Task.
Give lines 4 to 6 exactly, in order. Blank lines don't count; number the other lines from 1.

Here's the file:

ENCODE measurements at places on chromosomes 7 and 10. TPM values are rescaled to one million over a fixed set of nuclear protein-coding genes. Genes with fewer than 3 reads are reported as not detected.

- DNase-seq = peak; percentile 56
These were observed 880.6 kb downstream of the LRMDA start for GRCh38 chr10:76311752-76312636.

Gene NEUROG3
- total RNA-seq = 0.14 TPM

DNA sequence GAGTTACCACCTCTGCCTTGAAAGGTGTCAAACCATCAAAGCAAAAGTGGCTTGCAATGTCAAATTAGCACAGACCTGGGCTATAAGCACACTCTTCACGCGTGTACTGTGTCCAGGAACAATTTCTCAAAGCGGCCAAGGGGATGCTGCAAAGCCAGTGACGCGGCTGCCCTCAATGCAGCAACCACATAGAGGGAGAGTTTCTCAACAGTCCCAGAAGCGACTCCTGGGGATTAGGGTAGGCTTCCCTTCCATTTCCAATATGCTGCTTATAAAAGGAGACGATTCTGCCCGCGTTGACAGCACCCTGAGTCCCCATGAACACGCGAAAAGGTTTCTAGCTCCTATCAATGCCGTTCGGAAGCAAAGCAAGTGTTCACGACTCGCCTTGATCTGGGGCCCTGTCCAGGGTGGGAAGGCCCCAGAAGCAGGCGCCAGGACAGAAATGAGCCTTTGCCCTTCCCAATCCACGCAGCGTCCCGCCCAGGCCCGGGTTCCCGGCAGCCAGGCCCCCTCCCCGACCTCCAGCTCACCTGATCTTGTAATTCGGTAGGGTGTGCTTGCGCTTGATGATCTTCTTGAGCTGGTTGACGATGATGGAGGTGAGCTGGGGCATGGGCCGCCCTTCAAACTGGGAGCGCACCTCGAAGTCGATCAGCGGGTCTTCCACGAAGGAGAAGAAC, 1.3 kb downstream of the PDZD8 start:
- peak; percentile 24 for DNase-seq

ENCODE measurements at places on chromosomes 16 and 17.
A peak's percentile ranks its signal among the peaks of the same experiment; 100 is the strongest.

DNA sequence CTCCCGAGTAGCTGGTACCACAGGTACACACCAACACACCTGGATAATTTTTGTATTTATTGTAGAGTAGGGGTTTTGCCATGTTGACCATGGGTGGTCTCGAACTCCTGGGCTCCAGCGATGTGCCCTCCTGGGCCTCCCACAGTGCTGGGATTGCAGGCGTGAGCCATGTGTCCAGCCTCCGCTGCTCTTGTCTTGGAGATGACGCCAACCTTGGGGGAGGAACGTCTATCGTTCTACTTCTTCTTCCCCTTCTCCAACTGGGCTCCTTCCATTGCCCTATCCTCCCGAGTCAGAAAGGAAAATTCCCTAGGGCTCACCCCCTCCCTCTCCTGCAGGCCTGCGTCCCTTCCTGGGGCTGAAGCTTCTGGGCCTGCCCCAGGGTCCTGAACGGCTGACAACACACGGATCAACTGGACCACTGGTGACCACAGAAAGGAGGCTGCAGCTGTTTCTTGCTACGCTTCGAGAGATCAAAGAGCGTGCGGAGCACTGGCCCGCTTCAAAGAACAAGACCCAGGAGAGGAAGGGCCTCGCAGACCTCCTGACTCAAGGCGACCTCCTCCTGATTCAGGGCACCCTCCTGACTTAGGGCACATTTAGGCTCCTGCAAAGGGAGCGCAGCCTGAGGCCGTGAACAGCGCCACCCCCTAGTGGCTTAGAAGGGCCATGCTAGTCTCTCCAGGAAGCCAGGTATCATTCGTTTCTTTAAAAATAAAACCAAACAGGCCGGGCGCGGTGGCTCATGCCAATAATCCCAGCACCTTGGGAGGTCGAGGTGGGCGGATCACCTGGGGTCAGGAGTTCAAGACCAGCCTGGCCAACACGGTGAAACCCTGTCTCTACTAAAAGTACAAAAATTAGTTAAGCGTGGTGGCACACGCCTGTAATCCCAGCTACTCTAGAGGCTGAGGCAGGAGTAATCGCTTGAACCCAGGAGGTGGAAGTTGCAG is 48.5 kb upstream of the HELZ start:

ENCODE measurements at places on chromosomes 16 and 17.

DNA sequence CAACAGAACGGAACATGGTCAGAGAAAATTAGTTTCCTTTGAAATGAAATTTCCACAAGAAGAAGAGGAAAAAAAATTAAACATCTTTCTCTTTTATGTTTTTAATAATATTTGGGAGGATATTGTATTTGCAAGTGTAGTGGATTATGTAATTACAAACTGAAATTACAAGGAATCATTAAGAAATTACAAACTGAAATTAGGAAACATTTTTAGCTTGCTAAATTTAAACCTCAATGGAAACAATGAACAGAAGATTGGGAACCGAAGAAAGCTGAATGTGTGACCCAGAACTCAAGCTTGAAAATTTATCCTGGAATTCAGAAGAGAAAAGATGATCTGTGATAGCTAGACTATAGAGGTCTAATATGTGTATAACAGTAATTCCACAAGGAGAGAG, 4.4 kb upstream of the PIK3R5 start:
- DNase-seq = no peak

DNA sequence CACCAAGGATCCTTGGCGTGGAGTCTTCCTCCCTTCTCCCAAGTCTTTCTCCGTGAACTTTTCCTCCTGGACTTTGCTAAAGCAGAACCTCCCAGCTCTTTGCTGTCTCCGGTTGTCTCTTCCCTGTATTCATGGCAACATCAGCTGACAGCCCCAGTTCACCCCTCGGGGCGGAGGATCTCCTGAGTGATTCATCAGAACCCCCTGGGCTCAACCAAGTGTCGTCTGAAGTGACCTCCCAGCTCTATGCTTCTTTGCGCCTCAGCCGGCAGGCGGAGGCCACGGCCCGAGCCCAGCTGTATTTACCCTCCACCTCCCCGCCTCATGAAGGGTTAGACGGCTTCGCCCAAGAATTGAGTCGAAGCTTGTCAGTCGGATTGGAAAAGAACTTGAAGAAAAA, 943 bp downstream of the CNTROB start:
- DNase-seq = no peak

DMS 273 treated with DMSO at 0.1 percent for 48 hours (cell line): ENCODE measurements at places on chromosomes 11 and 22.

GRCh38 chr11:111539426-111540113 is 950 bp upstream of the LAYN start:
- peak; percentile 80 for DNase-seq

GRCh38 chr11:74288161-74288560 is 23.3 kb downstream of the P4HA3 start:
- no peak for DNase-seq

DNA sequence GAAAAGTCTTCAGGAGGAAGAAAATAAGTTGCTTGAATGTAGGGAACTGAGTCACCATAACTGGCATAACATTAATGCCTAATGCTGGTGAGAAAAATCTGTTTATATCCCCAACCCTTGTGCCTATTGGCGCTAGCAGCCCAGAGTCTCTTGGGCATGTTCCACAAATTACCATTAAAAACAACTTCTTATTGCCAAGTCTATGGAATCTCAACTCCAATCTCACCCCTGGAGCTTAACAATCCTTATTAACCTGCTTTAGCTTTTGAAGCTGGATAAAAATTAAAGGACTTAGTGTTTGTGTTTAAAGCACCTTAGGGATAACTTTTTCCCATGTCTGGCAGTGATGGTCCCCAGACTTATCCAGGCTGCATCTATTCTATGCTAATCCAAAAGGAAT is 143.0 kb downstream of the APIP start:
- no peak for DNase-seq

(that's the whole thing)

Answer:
Gene NEUROG3
- total RNA-seq = 0.14 TPM

DNA sequence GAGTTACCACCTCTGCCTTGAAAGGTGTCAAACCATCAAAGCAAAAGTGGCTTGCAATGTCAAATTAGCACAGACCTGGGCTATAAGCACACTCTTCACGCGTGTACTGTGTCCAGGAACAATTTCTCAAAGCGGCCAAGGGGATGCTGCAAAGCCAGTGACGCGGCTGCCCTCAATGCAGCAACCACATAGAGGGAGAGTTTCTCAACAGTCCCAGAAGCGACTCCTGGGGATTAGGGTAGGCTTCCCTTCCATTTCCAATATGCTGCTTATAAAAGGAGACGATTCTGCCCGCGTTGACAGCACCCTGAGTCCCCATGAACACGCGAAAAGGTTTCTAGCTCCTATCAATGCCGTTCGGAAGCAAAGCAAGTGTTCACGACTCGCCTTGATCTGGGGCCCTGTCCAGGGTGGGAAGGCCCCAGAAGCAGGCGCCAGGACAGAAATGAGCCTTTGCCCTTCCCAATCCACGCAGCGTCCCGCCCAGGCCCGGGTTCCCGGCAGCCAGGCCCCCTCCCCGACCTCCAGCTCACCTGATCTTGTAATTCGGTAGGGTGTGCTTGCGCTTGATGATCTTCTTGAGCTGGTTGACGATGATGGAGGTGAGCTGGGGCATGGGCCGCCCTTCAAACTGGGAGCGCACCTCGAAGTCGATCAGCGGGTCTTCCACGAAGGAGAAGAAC, 1.3 kb downstream of the PDZD8 start: